WOMEN and women around the world can attest to the fact that a period often involves a great deal of pain and fatigue; for some women, the symptoms may become unbearable, causing lower blood pressure and other resulting discomforts.
To date, Guyana has not undertaken any notable studies or research to assess the impact of periods on women’s and girls’ livelihoods. To get the ball rolling, the Ministry of Education, led by Minister Priya Manickchand, introduced a survey that specifically seeks to assess the impact of periods on education.
“We have never studied how many women are absent [due to their periods]; several times a year or several times a month; or how many of them can’t afford pads, ”Minister Manickchand told the Guyana Chronicle.
He said that the survey, which has already begun, is being undertaken with the aim of gathering sufficient information to support the Periodic Hygiene Initiative being piloted by the Office of the First Lady. His Excellency, Mrs. Arya Ali announced her landmark mission to make sanitary pads free for Guyanese women and girls, during her first newspaper interview, with the Guyana Chronicle only, in January 2021.
The First Lady had said at that time that her mission would be worthwhile, even if sanitary pads were available for free distribution in schools. Earlier in March, Mrs. Ali her first-time fundraiser; elegant, sophisticated event coined ‘Chari-tea’. That event raised $ 6 million for the purchase of sanitary products for school-age girls in the hinterland.
It was explained that due to the scale of the mission to eradicate period poverty, the First Lady has decided that the project will be phased, starting with the provision of sanitary pads for the most vulnerable.
“The seriousness of this problem was highlighted in a casual conversation I had with a stranger who noted that girls were routinely forced to drop out of school, and in some cases permanently left, because they could not afford sanitary products,” said Mrs. Ali the donors at the March 2021 event.
She stressed “This is unacceptable,” and “No woman should be placed in a situation for which she is forced [be] absent or dropping out of school due to her inability to afford sanitary products. ”She noted that period poverty deprives women of the exact education they need to seize economic and other opportunities, highlighting that it can lead to adverse psychological effects such as impaired cognitive skills and social isolation.
To end this unpleasant situation, the First Lady believes that denial of period poverty must be ended, after which conversations about women’s health must be normalized, even in places where only men live.
CONCERN FOR EVERYONE
“We also have to disassociate ourselves from the idea that menstruation is just a female concern. I am not. It’s a concern for everyone because when women are deprived of education and economic opportunities as a result of period poverty, it is society as a whole that is affected, not just women, ”she said.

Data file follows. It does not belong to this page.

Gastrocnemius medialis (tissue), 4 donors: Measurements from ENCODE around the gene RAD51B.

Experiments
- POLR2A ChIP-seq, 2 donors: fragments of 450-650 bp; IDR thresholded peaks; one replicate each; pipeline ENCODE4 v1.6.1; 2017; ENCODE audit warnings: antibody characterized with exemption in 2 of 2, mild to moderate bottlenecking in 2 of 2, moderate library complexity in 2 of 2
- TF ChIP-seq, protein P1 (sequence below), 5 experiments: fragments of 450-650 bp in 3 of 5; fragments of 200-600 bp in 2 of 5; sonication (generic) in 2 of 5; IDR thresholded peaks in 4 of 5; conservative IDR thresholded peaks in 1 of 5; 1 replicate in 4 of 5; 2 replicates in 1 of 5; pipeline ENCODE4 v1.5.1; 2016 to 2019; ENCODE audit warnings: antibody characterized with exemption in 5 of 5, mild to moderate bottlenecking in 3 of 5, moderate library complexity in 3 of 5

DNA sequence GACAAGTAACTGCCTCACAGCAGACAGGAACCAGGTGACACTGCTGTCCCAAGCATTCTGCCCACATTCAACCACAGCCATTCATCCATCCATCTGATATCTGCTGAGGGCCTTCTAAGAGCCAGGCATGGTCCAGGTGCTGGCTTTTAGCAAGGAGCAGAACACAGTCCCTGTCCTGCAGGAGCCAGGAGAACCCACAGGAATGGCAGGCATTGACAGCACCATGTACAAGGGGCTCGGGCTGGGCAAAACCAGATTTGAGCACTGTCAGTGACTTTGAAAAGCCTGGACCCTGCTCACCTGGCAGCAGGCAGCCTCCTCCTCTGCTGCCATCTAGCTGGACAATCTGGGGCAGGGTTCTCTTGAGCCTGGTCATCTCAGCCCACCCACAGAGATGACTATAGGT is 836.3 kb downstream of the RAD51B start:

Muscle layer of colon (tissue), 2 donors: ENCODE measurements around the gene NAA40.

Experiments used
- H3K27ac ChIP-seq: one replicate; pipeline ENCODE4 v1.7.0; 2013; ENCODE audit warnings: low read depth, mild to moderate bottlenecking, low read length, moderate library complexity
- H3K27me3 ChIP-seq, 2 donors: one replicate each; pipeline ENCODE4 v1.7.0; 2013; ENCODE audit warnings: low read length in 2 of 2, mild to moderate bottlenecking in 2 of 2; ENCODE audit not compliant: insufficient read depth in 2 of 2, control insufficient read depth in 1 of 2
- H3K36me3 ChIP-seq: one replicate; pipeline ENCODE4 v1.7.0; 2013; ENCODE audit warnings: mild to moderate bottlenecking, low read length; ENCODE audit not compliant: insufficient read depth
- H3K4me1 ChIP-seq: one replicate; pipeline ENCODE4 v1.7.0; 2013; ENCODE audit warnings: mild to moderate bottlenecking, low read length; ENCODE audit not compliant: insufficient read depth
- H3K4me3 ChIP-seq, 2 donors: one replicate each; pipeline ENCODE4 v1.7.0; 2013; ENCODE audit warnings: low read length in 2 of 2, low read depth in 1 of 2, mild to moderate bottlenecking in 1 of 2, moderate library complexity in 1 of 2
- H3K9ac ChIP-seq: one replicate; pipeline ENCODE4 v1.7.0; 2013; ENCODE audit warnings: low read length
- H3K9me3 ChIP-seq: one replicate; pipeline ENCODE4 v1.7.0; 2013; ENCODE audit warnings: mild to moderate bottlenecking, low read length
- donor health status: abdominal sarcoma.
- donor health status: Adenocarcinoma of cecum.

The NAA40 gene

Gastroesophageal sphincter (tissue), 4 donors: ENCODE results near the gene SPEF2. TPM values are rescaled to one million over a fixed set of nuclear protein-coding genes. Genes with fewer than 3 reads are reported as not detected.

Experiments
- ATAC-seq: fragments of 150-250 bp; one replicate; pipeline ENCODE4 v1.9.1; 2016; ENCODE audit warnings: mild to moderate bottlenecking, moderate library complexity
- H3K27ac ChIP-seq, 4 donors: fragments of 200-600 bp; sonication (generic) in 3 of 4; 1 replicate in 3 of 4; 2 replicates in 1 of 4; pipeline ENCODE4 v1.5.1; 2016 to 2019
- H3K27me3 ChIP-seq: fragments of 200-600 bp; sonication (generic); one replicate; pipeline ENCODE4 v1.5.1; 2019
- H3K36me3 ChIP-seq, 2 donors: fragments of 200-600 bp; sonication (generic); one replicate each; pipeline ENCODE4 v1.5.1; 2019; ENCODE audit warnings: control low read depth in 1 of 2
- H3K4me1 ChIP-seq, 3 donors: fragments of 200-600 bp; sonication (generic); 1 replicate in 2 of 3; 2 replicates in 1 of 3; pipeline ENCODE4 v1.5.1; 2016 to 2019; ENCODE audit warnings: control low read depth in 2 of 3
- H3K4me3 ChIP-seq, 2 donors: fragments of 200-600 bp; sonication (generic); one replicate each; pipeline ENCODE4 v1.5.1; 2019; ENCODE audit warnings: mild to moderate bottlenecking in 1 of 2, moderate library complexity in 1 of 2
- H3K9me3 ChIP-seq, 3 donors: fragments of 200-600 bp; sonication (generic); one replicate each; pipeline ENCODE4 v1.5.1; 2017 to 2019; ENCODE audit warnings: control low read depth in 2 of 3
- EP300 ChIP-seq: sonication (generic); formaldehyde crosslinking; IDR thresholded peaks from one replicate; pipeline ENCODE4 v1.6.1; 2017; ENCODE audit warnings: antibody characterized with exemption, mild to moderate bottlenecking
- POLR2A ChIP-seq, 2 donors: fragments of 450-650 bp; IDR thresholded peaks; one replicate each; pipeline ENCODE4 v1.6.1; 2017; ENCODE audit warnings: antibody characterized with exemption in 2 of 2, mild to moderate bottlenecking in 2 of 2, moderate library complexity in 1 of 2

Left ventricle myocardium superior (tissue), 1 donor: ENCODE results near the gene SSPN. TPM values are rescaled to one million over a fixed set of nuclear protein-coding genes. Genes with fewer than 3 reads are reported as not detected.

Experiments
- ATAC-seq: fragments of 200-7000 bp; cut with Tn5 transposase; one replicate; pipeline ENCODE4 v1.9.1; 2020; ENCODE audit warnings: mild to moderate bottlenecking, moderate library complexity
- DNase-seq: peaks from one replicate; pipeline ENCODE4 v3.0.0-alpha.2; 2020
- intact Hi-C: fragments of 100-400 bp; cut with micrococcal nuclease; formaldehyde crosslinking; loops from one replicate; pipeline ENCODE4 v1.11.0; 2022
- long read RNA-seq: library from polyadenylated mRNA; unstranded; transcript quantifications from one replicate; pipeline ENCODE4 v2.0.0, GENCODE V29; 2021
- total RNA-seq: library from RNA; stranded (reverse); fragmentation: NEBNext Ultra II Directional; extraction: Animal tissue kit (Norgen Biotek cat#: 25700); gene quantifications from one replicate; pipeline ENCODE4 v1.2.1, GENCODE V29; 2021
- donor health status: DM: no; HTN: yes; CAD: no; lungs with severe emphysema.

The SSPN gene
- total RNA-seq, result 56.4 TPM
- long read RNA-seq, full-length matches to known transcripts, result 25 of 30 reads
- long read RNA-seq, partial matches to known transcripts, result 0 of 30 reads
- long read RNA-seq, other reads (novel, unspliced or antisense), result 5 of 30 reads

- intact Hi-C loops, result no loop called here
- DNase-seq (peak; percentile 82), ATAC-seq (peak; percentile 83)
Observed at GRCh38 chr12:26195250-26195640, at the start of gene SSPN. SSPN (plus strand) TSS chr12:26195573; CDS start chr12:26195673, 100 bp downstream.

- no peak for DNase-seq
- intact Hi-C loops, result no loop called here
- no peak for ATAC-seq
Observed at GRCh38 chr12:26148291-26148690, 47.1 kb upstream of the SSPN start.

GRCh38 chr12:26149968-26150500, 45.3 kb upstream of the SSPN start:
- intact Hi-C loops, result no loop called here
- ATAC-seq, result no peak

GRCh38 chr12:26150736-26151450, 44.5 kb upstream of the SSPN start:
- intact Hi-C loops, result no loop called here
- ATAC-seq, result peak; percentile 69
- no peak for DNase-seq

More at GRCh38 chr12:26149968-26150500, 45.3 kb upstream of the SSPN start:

He said everyone – civil society, Government, and the private sector – has a responsibility to ensure that all women and girls benefit from safe and hygienic menstrual products and the dignity that this gives.
Once the distribution of free pads begins, Guyana could become the second country in the world to eradicate “period poverty”. Last year, Scotland was the first to provide free sanitary products to women and girls in the country. For centuries, “period poverty” has forced women all over the world to use a series of unclean substitutes for tampons and pads, derived from rags and old nappies, even for socks.
ECONOMIC IMPACT OF PERIODS
In adherence to Menstrual Hygiene 2018 on May 28, the World Bank had published an article highlighting that at least 500 million women and girls globally lack adequate menstrual hygiene (MHM) management facilities. “Inadequate WASH facilities (water, sanitation and hygiene), especially in public places, such as in schools, workplaces or health centers, can be a major barrier for women and girls,” the article asked. He also advised that a growing body of evidence showed that girls’ inability to manage their menstrual hygiene in schools, leads to school absence, which in turn has serious economic costs on their lives and on the country. “The challenge women and women face is often less tangible than the availability of infrastructure alone, and is rooted in social norms and beliefs. In many cultures, menstruating women are considered impure and systematically excluded from daily activities, such as education, employment, and cultural and religious practices, ”said the World Bank. The report also highlighted that the taboo and stigma associated with menstruation often lead to a general culture of silence around the subject, leading to inaccurate and inaccurate information, on certain periods and menstrual hygiene. In conclusion, the World Bank referred to the importance of ‘contextual’ research on menstrual hygiene, and its commitment to supporting such initiatives.